The opinion of the court was delivered by: Kane, J.
Calendar Date: June 3, 2009
Before: Cardona, P.J., Spain, Rose, Kane and Garry, JJ.
Appeal from a judgment of the Supreme Court (Lynch, J.), entered September 17, 2008 in Albany County, which dismissed petitioner's application, in a proceeding pursuant to CPLR article 78, to review a determination of the Board of Parole denying petitioner's request for parole release.
The facts underlying petitioner's crimes, subsequent convictions and a prior appearance before the Board of Parole are more fully set out in a previous decision of this Court (Matter of Cartagena v New York State Bd. of Parole, 20 AD3d 751 , lv dismissed 6 NY3d 741 ). The instant appeal involves petitioner's third appearance before the Board. His request was denied and, after petitioner's administrative appeal was deemed exhausted, he commenced this proceeding pursuant to CPLR article 78. Supreme Court dismissed the petition and this appeal ensued.
Petitioner first contends that he was deprived of a fair hearing inasmuch as the Board did not consider the minutes from his October 1984 sentencing. Pursuant to Executive Law § 259-i (1) (a) (i) and (2) (c) (A), when a sentencing court fixes the minimum sentence, the Board is required to consider, among other items, any recommendation of the sentencing court (see Matter of McLaurin v New York State Bd. of Parole, 27 AD3d 565, 565-566 , lv denied 7 NY3d 708 ; Matter of Edwards v Travis, 304 AD2d 576, 576 ). A problem arose here because the minutes from petitioner's October 1984 sentencing could not be located and, thus, reviewed by the Board. However, we find that any prejudice was alleviated by the Board's diligent review of the materials that were available to it. The record demonstrates that the Board considered the minutes from petitioner's April 1984 sentencing, pursuant to which he received his most severe sentence of 15 years to life for his conviction for second degree murder. Notably, the October 1984 sentencing court chose to impose petitioner's sentences consecutively to those imposed in April 1984, raising the inference that the sentencing minutes would not have included a favorable parole recommendation. Additionally, the Board considered petitioner's institutional record, his release plans and his deportation order. In light of this thorough review, we find that the Board's inability to review the October 1984 sentencing minutes was harmless and, thus, we cannot say that the Board's decision "'evidenced irrationality bordering on impropriety'" (Matter of Marcus v Alexander, 54 AD3d 476, 476-477 , quoting Matter of Romer v Dennison, 24 AD3d 866, 868 , lv denied 6 NY3d 706 ).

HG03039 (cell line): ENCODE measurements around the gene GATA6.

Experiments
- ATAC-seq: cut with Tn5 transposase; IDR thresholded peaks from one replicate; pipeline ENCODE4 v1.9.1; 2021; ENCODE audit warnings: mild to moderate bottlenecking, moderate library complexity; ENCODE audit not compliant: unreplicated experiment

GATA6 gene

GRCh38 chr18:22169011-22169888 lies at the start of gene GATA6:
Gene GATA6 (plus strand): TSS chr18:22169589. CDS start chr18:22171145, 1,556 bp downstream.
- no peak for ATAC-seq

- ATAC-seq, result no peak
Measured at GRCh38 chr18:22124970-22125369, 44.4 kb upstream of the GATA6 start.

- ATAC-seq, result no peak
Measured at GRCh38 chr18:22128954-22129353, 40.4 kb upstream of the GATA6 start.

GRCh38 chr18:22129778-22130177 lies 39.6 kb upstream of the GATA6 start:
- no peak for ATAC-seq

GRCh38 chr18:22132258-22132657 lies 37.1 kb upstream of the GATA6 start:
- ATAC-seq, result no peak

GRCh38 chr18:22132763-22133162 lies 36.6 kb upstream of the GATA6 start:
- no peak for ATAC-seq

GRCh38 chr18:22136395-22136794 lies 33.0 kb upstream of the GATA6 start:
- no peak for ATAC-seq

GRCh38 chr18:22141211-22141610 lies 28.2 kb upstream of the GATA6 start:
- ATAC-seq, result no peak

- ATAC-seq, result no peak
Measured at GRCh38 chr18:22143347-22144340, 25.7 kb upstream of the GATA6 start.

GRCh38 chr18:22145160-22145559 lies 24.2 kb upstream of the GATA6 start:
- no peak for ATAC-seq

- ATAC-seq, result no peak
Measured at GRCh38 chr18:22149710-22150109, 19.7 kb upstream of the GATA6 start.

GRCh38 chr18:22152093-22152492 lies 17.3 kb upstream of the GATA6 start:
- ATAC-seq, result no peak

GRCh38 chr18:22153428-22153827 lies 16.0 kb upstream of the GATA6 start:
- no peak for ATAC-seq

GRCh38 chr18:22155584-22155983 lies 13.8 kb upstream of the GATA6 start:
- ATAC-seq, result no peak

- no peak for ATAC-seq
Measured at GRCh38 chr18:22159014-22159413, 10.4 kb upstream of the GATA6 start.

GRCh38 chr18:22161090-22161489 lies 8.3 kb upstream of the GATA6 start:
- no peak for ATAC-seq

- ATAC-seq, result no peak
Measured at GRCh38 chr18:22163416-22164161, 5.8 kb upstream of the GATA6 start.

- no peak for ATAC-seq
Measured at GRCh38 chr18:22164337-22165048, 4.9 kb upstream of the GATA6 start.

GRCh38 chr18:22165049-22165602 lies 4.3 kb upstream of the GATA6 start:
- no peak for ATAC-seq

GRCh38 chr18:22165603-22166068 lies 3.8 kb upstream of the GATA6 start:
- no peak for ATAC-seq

Nor are we persuaded by petitioner's contention that the Board's determination was premised on the erroneous belief that he used a weapon in the commission of his crimes. During the hearing, the Board unequivocally stated its understanding that petitioner was not the person who possessed or fired the gun. The Board's decision reflects that it considered the relevant statutory factors, such as petitioner's satisfactory disciplinary record, program completions, letters of support and release plans, but chose to place greater weight on the serious nature of petitioner's crime, which resulted in the victim's death (see Matter of Marcus v Alexander, 54 AD3d at 476-477; Matter of Schettino v New York State Div. of Parole, 45 AD3d 1086, 1086 ). Finally, there is no merit to petitioner's claim that the Board's decision was the result of an executive policy to deny parole to violent felons (see Matter of Duffy v Dennison, 34 AD3d 1083, 1084 ; Matter of Cartagena v New York State Bd. of Parole, 20 AD3d at 752).
Cardona, P.J., Spain, Rose and Garry, JJ., concur.
ORDERED that the judgment is affirmed, without costs.
© 1992-2009 VersusLaw ...